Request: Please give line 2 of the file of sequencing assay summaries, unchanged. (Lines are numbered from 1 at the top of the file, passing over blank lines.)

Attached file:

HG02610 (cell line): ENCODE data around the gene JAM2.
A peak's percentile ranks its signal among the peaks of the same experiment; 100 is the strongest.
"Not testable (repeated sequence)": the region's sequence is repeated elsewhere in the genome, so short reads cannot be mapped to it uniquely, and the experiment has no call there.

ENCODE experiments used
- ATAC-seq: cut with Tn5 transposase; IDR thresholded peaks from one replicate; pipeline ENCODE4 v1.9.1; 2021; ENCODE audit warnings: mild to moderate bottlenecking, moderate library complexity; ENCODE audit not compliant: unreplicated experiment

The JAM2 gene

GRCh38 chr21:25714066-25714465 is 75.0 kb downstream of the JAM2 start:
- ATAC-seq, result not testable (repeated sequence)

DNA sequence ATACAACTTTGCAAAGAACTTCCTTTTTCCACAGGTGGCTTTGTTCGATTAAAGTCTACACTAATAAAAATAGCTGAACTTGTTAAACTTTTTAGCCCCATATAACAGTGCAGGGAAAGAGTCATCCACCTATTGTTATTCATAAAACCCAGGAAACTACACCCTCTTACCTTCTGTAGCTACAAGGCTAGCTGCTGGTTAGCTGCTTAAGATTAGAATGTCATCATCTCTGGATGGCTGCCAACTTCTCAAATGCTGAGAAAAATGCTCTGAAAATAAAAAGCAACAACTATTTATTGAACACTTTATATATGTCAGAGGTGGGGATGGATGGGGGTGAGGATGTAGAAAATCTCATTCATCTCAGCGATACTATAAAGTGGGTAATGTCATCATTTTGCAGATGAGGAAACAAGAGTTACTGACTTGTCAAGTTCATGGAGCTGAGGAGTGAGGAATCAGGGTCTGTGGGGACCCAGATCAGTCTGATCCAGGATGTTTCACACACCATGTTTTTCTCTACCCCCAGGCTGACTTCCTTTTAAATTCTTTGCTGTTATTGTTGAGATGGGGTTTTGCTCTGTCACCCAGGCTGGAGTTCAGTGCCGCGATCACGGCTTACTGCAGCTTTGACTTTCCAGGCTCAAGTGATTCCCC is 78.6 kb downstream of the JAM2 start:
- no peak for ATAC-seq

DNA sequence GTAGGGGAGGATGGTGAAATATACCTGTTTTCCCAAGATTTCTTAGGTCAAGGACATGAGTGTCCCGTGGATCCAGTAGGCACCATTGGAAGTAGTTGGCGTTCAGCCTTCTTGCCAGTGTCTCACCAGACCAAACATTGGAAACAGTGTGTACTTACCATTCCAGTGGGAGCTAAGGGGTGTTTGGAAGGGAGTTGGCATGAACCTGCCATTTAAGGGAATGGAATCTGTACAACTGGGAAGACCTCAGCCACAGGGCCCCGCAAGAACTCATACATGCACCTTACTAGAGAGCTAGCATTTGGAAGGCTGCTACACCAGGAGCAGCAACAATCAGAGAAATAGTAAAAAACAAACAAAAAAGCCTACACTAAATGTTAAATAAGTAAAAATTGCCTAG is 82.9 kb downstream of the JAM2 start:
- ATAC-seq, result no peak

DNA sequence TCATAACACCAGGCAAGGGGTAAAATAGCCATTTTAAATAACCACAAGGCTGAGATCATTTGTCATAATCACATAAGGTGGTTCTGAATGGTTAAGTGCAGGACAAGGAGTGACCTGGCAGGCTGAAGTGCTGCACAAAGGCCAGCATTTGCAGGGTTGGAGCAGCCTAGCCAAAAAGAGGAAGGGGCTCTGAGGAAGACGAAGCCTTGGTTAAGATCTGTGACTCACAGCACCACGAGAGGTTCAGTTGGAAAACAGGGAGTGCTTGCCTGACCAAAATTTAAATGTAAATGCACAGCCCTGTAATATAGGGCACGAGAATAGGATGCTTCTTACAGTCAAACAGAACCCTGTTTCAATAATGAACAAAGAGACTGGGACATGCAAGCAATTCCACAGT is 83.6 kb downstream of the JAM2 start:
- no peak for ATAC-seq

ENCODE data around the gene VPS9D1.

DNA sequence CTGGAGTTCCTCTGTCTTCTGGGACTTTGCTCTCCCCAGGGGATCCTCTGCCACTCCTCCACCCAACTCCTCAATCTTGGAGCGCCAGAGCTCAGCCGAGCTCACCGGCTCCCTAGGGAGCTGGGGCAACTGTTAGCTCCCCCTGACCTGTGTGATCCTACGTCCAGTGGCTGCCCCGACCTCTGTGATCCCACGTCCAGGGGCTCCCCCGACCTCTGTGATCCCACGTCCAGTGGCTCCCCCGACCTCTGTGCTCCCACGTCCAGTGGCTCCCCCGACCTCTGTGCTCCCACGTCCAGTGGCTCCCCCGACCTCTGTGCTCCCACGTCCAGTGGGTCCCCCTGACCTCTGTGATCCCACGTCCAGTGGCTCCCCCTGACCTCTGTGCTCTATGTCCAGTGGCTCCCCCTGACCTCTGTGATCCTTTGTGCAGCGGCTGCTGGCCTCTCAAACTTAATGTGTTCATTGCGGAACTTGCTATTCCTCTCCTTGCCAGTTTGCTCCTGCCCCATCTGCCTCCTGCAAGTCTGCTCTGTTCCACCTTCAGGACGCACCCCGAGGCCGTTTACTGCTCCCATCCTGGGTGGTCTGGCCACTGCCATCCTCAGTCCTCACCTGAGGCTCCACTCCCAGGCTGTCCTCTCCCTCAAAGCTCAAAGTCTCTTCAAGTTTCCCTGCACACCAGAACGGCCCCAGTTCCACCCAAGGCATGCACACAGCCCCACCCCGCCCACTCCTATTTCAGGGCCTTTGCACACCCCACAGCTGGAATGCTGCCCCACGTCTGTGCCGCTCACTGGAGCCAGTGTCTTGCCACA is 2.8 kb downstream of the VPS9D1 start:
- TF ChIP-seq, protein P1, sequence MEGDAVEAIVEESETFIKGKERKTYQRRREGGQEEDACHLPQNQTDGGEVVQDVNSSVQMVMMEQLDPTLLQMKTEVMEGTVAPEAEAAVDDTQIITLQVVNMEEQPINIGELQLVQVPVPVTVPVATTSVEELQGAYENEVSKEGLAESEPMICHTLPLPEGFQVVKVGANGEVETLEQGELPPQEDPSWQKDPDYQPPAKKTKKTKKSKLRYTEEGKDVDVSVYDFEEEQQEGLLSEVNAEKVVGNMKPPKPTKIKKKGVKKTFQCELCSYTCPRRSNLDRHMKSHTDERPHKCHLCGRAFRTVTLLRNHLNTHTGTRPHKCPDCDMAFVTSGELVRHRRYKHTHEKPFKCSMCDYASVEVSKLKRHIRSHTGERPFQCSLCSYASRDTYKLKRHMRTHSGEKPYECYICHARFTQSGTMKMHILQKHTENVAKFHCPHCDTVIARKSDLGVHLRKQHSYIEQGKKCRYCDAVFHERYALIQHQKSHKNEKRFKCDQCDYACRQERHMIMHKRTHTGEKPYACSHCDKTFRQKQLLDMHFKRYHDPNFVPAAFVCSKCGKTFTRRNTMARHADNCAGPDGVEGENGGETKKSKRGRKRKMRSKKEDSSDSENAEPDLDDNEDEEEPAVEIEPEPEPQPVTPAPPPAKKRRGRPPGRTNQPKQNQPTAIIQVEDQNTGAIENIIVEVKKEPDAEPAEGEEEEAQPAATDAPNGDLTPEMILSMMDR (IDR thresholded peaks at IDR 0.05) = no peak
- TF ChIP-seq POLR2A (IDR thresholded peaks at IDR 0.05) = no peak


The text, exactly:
A peak's percentile ranks its signal among the peaks of the same experiment; 100 is the strongest.